It doesn’t get any more affordable for solid spelling coverage than the Building Spelling Skills series. However, you can’t describe these books as “fun” or “colorful.” Instead, I would use words like “comprehensive,” “thorough,” and “challenging.” Illustrations are mostly clip art, and books are printed in two colors.
Each worktext is divided into thirty-six units with five lessons per unit; this corresponds to a basic thirty-six week school year with one lesson per day. Space for students to take their weekly unit tests is provided at the back of each book.
Courses begin in the early grades with a strong basis in phonics, shifting toward word origins and language principles in upper grades. The level of difficulty is higher than in most other series and even more so at upper levels. Also, there is Christian content throughout.
Each book is a self-contained, consumable student worktext. Students should be able to work independently through these books for the most part, especially past the early grades. Inexpensive answer keys are available for all books. There are no separate teacher guides. These last features coupled with cost effectiveness make these books very appealing for busy families with limited budgets.
This first grade workbook serves as much for phonics reinforcement as it does for spelling. All but the last two units are designed around a phonics rule. (The last two units work on syllables.) The first five units cover the short vowels, working only on words with the designated short vowel sound. Almost all of the phonograms are covered in Book 1.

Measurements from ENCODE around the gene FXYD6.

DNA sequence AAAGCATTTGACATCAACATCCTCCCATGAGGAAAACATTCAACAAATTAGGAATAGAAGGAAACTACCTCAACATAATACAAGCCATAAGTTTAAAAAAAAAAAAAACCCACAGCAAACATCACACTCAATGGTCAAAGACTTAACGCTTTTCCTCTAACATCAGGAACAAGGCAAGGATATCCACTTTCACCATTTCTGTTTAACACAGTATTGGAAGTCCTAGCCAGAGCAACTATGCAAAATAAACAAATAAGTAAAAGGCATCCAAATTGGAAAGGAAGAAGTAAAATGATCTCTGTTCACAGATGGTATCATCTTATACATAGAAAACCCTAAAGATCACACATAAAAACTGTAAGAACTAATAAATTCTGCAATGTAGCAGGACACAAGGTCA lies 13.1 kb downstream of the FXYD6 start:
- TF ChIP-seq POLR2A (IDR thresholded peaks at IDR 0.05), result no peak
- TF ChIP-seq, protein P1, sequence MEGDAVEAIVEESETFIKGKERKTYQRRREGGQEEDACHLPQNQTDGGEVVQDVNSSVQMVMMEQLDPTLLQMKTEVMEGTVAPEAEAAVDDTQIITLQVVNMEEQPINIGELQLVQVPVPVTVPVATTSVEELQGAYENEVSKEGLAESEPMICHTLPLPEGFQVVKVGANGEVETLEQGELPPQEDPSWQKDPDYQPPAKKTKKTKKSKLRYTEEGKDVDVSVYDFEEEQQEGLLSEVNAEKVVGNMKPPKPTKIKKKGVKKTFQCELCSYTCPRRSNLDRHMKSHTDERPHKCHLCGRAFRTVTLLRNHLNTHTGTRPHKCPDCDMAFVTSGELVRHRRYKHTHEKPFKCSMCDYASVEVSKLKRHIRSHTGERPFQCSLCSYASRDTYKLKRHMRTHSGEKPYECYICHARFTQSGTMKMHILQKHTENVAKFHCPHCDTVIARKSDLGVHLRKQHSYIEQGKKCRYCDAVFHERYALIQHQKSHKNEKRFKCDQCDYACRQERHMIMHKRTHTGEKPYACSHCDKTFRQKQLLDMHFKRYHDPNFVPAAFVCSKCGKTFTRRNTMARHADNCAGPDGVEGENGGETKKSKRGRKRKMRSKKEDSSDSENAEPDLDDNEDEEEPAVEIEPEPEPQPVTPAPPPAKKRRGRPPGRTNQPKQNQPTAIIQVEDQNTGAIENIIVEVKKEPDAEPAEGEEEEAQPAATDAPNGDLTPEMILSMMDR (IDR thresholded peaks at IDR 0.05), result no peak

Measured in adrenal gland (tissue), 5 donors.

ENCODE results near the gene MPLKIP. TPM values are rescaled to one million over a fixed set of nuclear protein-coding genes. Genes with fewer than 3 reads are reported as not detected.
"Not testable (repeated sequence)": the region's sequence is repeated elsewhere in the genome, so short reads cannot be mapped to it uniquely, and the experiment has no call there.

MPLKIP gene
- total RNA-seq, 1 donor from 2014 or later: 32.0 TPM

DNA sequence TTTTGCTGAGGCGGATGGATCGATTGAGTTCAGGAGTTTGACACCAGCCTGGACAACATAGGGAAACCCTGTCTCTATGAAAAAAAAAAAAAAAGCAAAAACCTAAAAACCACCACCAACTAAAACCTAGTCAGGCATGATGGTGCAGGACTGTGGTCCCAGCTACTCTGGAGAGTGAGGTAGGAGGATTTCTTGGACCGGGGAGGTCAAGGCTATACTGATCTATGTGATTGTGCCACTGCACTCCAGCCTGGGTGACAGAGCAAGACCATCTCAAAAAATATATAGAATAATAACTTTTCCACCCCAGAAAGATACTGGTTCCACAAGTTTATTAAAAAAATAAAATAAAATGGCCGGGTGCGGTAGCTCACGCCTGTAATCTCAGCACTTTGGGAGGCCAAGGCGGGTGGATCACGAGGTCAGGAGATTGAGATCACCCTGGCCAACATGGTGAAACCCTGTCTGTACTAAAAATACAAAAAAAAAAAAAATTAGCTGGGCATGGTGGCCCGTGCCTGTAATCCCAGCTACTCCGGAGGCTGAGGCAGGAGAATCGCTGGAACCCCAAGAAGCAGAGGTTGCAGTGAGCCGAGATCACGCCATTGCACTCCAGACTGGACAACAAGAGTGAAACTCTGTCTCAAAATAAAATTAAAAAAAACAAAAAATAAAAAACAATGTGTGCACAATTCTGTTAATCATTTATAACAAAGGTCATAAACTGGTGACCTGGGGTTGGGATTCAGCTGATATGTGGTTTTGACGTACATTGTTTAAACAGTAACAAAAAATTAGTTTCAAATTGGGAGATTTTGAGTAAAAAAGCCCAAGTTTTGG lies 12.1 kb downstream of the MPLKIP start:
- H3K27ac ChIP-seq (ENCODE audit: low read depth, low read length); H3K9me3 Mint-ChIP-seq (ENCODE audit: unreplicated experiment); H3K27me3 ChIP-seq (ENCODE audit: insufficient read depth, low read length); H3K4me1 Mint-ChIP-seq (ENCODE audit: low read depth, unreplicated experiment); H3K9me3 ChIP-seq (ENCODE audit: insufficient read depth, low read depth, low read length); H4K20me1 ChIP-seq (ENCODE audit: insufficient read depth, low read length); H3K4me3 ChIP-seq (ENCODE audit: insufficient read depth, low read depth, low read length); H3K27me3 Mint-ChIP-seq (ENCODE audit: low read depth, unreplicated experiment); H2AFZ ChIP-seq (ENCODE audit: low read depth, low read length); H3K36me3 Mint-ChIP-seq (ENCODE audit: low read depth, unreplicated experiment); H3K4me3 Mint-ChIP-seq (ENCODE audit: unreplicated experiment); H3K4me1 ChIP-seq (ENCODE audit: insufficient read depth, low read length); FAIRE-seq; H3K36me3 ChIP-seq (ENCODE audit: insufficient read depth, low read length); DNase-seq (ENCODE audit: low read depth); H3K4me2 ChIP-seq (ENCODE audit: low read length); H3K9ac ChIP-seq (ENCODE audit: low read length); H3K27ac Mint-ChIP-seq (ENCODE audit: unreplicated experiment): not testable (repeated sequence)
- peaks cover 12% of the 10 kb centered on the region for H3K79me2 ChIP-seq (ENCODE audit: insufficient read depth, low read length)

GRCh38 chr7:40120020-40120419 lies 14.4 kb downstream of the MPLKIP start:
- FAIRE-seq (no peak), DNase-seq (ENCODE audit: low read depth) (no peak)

The variety of exercises within the lessons induces the child to practice writing words over and over. The number of words per lesson seems a little large in comparison to other programs, and the difficulty level also is advanced. Examples of the more difficult words are voyage, poison, grudge, because, awkward, and laundry.
Space for children to take their weekly tests is provided at the back of the book. Teaching instructions are at the front. Some content and inserted verses and quotations identify the curriculum as Christian.
Book 2 accelerates the emphasis on phonics rules with some intense phonics vocabulary. Weekly word lists are introduced with definitions of phonetic concepts (such as consonant digraphs) or rules of syllabication. Some of the lessons deal with root words, prefixes, and suffixes, and words with the digraphs "ch, sh, th," and "wh." There is plenty of practice in Book 2, but as in Book 1 the word lists are generally more advanced than in other second grade programs. Examples of the more difficult words: adage, foreign, cyclone, musician, disappear, although, exodus, and accomplish.
This book seems to build on Book 2, assuming that much of the phonetic vocabulary is familiar. Among lesson topics are consonant blends, consonant digraphs, hard and soft sounds of “c” and “g,” vowel digraphs, and diphthongs. Phonics “Rules and Definitions” appear at the back of the book for reference. Like Book 2, it is very rule-oriented, reviewing previously-covered phonetic rules, then moving on to still more rules. The difficulty level still seems advanced with words such as audience, dynamite, and luncheon, but not quite as much so as the first two books.